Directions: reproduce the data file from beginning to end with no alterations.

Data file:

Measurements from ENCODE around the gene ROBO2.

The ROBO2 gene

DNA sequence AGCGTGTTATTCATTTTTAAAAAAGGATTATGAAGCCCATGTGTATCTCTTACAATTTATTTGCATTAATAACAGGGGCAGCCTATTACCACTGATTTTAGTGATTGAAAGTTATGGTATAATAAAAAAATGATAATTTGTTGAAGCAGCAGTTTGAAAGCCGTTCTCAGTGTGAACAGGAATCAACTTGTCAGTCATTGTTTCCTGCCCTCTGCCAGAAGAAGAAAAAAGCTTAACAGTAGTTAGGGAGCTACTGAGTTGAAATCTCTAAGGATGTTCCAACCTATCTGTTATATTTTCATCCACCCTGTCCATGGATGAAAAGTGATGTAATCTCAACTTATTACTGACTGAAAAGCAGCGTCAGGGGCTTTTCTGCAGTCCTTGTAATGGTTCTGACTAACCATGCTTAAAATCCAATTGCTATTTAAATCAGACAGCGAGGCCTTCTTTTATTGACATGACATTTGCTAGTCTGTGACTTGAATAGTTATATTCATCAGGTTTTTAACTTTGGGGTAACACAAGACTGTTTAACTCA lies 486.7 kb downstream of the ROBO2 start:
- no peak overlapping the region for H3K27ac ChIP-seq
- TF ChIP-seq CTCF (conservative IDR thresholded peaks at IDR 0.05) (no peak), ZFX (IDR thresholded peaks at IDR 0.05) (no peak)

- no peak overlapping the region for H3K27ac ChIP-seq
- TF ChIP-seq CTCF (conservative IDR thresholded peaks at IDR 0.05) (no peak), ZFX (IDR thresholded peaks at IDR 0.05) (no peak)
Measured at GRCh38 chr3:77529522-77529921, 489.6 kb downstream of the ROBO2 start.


Measurements from ENCODE around the gene ROBO2.

The ROBO2 gene

DNA sequence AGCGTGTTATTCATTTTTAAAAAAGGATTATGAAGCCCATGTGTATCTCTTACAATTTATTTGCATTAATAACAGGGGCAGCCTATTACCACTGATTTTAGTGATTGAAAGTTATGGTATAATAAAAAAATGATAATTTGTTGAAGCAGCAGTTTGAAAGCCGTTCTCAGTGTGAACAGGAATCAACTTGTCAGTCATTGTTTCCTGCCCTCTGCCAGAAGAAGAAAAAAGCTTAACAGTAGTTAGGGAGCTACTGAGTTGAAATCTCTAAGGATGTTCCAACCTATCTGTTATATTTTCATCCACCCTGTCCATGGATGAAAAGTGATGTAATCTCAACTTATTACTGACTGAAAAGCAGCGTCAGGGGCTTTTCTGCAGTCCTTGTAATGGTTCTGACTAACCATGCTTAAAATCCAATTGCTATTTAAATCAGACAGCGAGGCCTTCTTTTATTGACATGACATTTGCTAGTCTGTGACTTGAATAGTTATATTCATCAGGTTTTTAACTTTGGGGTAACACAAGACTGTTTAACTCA lies 486.7 kb downstream of the ROBO2 start:
- no peak overlapping the region for H3K27ac ChIP-seq
- TF ChIP-seq CTCF (conservative IDR thresholded peaks at IDR 0.05) (no peak), ZFX (IDR thresholded peaks at IDR 0.05) (no peak)

- no peak overlapping the region for H3K27ac ChIP-seq
- TF ChIP-seq CTCF (conservative IDR thresholded peaks at IDR 0.05) (no peak), ZFX (IDR thresholded peaks at IDR 0.05) (no peak)
Measured at GRCh38 chr3:77529522-77529921, 489.6 kb downstream of the ROBO2 start.